Another thing that Apple announced on Thurs­day is iBooks 2 for the iPhone, iPad, and iPod touch. This app can now dis­play a new type of mul­ti­me­dia book. While this could be used for any con­tent, Apple is focus­ing on the text­book mar­ket. See their adver­tise­ment if you want to hear their pitch about this. They tout the cost sav­ings (most are priced at $14.95), the weight dif­fer­ence (we have all seen the mas­sive books chil­dren labor to carry back and forth to school), and the pos­si­bil­i­ties of engag­ing stu­dents. I’m not sure how the pric­ing model will work for these pub­lish­ers, though I do think some kind of sub­scrip­tion model could flat­ten out pur­chases that with phys­i­cal books cover a 5 year period, into some kind of annual fee for updat­ing elec­tronic text books with no ship­ping and ware­house expenses.

The launch included 8 books by McGraw-Hill, Pear­son Edu­ca­tion, and Houghton Mif­flin Har­court, who together account for 90% of the K-12 text­books in the United States. These books, as shown by a free copy of E. O. Wilson’s Life on Earth: An Intro­duc­tion, are com­pletely dif­fer­ent from books you have seen before. They include video, audio voice overs, images that read­ers can inter­act with, charts that can be re-spun to dis­play infor­ma­tion from a dif­fer­ent perspective.…

Finally, Apple has released a free prod­uct that will help get con­tent into their iBook­store. The app, which runs on the Mac OS, is called iBooks Author. It is easy to cre­ate high-presentation qual­ity mul­ti­me­dia books using iBooks Author. It’s as easy to use as Apple’s other con­tent cre­ation tools in iWork. The catch with the prod­uct is the End-User License Agree­ment (EULA). Most EULAs are designed to limit the lia­bil­ity of a soft­ware com­pany to any­thing that might hap­pen to you if the soft­ware stops func­tion­ing or loses your data. How­ever, this EULA includes the fol­low­ing (as sec­tion 1B, high­lights are mine):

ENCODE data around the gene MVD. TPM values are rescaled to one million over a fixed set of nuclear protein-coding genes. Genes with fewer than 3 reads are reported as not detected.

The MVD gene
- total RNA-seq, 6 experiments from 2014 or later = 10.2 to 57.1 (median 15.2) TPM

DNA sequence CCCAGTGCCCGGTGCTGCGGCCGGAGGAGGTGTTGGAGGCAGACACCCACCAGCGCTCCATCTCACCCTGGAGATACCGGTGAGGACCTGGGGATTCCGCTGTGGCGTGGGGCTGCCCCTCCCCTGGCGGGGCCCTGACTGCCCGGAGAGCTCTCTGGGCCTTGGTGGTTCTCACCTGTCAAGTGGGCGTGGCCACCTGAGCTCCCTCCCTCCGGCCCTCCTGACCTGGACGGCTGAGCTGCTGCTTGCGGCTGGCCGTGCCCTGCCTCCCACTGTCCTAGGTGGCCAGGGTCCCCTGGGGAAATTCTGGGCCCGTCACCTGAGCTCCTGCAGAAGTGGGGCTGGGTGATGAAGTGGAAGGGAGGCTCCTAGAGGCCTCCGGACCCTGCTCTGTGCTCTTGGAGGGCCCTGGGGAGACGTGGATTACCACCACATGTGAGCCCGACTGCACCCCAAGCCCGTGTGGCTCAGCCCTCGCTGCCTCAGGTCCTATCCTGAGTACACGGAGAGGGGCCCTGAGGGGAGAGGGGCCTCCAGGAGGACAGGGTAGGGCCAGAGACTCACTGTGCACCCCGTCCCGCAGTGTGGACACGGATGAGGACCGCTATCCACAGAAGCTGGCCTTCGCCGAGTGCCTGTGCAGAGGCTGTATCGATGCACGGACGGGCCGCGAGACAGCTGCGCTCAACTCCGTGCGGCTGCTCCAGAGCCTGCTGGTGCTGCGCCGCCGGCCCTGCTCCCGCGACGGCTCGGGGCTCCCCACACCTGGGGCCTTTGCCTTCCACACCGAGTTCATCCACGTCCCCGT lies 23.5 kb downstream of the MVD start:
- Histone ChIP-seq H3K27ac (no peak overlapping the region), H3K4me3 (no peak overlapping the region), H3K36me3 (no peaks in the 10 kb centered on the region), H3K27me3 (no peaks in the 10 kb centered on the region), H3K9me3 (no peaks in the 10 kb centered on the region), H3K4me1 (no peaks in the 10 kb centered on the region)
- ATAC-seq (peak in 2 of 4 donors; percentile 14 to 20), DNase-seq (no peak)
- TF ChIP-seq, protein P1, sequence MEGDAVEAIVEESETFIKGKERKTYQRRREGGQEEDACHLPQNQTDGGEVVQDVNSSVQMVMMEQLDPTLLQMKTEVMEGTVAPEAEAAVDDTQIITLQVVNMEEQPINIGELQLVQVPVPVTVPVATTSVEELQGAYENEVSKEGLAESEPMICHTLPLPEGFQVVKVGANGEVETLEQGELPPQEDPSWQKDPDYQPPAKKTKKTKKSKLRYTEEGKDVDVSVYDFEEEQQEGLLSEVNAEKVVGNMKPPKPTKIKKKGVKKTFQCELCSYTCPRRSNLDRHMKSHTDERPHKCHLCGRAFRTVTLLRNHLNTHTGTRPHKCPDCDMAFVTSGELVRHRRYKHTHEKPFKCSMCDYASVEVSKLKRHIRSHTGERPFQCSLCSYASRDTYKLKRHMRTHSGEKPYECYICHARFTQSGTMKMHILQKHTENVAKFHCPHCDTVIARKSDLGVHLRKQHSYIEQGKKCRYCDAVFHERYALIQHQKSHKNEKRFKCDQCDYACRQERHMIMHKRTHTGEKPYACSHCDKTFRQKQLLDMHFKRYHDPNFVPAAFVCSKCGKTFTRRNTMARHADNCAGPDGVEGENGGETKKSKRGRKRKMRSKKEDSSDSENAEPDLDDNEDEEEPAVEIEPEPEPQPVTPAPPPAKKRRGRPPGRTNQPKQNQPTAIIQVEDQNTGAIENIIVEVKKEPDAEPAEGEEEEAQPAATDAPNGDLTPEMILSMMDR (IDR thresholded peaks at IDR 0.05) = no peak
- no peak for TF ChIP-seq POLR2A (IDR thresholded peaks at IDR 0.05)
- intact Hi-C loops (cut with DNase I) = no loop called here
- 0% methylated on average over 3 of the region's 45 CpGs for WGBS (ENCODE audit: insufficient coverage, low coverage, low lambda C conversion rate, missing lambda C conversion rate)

B. Dis­tri­b­u­tion of your Work. As a con­di­tion of this License and pro­vided you are in com­pli­ance with its terms, your Work may be dis­trib­uted as follows:

(i) if your Work is pro­vided for free (at no charge), you may dis­trib­ute the Work by any avail­able means;

(ii) if your Work is pro­vided for a fee (includ­ing as part of any subscription-based prod­uct or ser­vice), you may only dis­trib­ute the Work through Apple and such dis­tri­b­u­tion is sub­ject to the fol­low­ing lim­i­ta­tions and con­di­tions: (a) you will be required to enter into a sep­a­rate writ­ten agree­ment with Apple (or an Apple affil­i­ate or sub­sidiary) before any com­mer­cial dis­tri­b­u­tion of your Work may take place; and (b) Apple may deter­mine for any rea­son and in its sole dis­cre­tion not to select your Work for distribution.